By Julian Wilson
Assistant Opinions Editor
After the spring semester ends, we all know that summer break is something to look forward to in order to relieve stress, encourage relaxation, and just kick back and have a good time. Sounds like the perfect thing for a student, especially after a long year of tests, homework, and papers. However, does all that time off during the summer also encourage academic laziness?
According to an article by Nick Chiles, published on Aug. 27 in “The Hechinger Report,” a nonprofit newsroom focused on the most important topics in education today, it absolutely does.
“If children are not intellectually stimulated during the summer, if they don’t do reading and other activities to keep their brains firing at optimal levels, they will need weeks —if not months —to get back up to speed in the fall,” said Chiles.
Summer represents many things, but it also signifies a decline in academic presence. Therefore, it was given the name “the summer slide.” With the term, Chiles dives further into detail, revealing the extent of how bad academic deprivation during summer vacation can get.
“An argument can be made that summer slide is the most severe, under-addressed problem in the American education ecosystem. After all, fixing it would mean stomping on the American idyll of lazy sun- drenched days. Summers are the precious amber of so many childhoods. Year-round schools? That would be like desecrating apple pie,” Chiles stated.
Does summer slide affect college students as well?
Senior Electronic Media major Connor Vogt is not so sure. “I worked 10-hour days over the summer, but I would always read when I got home. I try not to get too academically lazy over the summer because then it’s harder to get the brain going once classes begin again,” Vogt said. “If I do get lazy, I try to snap myself out of it quickly.”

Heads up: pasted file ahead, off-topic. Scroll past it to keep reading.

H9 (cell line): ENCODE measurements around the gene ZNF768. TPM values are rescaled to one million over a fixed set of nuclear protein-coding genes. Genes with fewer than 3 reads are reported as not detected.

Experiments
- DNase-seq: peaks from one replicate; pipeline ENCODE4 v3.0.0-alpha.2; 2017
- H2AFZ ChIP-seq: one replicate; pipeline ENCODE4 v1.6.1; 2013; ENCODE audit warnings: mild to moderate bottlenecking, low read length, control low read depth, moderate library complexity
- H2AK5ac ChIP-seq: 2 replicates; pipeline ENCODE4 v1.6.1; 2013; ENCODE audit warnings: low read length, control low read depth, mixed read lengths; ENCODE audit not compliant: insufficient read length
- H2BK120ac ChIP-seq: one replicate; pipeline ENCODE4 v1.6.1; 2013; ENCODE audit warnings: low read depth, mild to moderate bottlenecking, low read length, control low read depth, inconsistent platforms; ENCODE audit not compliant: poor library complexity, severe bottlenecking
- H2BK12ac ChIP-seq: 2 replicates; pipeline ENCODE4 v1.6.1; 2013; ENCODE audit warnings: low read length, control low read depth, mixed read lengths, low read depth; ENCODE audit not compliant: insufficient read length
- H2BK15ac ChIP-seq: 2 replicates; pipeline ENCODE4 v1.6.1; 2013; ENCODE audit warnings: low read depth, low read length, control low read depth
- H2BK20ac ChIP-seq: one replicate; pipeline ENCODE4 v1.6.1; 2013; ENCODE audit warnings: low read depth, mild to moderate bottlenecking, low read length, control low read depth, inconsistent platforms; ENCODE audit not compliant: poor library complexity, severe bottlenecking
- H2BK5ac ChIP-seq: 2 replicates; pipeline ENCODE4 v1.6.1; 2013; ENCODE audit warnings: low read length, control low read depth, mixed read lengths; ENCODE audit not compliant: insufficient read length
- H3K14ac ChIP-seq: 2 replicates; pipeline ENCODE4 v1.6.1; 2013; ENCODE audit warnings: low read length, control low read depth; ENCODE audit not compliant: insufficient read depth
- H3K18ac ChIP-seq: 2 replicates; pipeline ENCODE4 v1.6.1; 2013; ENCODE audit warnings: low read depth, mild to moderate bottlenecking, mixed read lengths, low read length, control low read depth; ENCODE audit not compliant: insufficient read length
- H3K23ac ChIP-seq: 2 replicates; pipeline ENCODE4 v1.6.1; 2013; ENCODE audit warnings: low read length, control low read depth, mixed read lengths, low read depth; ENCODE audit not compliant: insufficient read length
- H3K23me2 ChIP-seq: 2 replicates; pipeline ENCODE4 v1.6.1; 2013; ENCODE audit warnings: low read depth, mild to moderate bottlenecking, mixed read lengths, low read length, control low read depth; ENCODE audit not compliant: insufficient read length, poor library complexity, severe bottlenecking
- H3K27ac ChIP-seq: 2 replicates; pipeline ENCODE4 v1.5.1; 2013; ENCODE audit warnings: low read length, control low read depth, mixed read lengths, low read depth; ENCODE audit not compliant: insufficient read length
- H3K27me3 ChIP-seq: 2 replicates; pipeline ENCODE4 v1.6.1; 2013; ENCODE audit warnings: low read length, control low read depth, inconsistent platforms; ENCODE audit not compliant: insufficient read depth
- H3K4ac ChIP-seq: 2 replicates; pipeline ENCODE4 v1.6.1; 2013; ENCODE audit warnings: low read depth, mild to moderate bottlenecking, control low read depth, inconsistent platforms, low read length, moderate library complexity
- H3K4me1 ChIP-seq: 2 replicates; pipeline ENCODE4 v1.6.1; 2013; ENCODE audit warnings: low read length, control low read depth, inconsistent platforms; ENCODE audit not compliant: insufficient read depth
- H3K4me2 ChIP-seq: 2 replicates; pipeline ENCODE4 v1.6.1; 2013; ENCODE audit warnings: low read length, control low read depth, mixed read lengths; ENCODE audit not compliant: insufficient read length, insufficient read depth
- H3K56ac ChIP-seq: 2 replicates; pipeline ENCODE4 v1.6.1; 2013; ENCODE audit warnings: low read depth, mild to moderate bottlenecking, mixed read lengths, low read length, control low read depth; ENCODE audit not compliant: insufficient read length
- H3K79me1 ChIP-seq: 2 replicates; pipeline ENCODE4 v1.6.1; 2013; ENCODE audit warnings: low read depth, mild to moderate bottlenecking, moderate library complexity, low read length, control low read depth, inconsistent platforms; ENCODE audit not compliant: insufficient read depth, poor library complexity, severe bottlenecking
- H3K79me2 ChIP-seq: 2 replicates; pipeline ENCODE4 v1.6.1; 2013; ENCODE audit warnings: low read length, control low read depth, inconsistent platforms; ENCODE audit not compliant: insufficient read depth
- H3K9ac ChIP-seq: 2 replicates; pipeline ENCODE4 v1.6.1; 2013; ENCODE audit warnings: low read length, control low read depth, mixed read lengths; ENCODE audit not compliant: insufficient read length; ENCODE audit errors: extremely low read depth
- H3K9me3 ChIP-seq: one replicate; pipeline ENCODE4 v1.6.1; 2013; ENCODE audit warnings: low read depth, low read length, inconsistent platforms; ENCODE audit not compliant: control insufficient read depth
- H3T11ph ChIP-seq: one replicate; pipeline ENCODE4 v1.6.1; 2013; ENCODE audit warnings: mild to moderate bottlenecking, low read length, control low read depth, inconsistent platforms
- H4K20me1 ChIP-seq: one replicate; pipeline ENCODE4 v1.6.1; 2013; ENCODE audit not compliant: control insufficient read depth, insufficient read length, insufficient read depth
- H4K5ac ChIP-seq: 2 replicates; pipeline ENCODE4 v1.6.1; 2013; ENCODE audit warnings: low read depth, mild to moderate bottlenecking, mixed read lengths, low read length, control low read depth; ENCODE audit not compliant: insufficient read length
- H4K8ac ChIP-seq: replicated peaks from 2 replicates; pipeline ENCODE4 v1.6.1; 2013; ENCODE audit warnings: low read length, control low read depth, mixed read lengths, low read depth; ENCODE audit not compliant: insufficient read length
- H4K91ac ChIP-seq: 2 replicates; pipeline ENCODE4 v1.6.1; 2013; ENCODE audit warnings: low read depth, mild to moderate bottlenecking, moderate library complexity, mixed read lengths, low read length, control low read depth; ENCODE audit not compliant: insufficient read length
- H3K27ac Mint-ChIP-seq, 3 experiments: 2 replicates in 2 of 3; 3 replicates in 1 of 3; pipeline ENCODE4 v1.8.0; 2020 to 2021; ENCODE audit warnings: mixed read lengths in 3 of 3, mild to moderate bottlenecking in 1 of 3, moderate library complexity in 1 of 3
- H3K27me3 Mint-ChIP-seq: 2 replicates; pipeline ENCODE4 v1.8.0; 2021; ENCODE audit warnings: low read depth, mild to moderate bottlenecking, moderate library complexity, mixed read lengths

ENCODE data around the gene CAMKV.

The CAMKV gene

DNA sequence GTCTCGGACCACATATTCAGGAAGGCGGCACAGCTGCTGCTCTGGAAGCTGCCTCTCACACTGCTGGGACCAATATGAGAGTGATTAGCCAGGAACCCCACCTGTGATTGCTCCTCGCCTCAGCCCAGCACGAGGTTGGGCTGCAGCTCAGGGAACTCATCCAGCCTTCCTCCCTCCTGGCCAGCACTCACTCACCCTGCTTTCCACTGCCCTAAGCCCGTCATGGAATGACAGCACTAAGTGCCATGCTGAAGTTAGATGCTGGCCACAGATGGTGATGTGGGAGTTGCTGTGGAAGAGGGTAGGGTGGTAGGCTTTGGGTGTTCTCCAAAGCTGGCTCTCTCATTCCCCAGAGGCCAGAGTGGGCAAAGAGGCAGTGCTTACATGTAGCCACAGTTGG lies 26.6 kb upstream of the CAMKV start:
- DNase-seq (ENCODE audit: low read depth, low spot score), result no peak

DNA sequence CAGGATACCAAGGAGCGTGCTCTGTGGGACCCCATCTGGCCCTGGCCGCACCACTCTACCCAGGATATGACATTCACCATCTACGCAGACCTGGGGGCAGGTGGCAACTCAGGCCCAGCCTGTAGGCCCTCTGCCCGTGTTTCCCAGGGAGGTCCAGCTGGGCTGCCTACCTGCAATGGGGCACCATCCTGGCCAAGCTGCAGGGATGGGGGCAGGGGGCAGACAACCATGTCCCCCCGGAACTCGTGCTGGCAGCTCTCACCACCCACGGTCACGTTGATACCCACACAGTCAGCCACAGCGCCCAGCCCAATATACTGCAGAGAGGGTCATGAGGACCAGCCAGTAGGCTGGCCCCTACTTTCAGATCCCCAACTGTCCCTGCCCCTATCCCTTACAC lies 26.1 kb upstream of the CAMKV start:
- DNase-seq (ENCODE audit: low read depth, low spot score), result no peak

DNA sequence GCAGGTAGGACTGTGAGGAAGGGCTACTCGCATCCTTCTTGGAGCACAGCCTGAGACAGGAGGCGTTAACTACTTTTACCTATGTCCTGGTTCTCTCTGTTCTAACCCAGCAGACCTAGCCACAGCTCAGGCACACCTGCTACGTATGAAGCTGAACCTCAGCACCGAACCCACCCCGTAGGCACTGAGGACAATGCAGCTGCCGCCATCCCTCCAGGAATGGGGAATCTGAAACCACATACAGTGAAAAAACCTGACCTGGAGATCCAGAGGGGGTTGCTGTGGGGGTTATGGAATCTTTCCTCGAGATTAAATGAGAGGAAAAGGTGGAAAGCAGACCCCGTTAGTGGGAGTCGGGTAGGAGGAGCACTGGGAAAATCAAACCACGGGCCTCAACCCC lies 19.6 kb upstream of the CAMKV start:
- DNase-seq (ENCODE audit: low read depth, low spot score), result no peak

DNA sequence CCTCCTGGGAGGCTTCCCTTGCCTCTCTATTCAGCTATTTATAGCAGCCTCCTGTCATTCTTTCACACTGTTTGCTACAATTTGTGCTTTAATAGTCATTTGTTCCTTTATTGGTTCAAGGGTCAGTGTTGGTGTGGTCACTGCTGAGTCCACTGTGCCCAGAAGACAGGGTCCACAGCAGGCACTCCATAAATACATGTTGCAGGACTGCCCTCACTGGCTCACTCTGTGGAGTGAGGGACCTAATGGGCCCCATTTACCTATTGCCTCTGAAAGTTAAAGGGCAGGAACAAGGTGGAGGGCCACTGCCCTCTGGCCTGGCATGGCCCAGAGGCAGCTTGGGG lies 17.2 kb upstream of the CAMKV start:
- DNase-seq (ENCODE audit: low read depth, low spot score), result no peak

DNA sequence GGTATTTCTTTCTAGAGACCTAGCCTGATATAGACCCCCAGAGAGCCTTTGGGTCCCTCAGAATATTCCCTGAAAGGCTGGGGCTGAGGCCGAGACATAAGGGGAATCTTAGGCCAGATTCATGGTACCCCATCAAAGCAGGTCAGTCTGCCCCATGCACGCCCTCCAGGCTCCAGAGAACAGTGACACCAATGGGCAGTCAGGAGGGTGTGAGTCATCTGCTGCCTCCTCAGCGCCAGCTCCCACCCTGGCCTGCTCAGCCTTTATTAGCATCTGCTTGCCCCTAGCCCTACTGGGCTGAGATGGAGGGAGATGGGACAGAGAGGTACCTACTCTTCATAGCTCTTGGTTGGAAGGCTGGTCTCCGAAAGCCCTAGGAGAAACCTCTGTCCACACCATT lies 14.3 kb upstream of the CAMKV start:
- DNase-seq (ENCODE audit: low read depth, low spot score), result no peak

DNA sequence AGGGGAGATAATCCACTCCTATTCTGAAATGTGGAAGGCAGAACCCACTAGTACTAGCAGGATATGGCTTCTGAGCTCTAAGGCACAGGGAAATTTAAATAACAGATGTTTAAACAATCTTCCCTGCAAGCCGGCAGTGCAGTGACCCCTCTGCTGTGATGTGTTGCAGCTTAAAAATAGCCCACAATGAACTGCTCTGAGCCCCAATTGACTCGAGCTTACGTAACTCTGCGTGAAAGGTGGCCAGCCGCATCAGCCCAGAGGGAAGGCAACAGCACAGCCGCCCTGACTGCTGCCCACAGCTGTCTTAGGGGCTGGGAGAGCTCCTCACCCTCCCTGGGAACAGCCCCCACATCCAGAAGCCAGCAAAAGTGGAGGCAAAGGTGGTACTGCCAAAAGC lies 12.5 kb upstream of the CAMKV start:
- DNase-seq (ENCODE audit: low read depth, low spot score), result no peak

Sophomore Broadcasting major Richard Renelique, on the other hand, admits that he gets lazy in the summer. “I definitely do become lazy after summer vacation, because I am taken out of the routine of studying and handing in assignments,” he said. “My brain adjusts to
the endless possibilities of free time, and makes me have absolutely no desire to do schoolwork.”
Renelique, though, is optimistic about getting back into a school routine. “To get back into routine I will need to remind myself of my goals and remember how rewarding it is to work hard.”
In case you find yourself as one of the students still in a daze trying to readjust to school, here are some tips to help you get back into routine. Provided by ‘lifehacker.com,’ a site known for providing “tips, tricks and downloads for getting things done.” Here are some to remember this semester:
1. Start your day right: well-rested and with a good breakfast 2. Get started early
3. Plan your day and week
4. Start with small stuff you can check off
5. Tackle your e-mails in order of importance
Summer vacation can recharge many students, especially
after countless, sleepless nights of homework and studying. However, remember that it is also important to maintain the flow of brain activity. Whether it would be working during the summer, or treating yourself to some episodes on Netflix. After working hard on a goal, it is important to keep your brain stimuli healthy and ready for the upcoming school semester.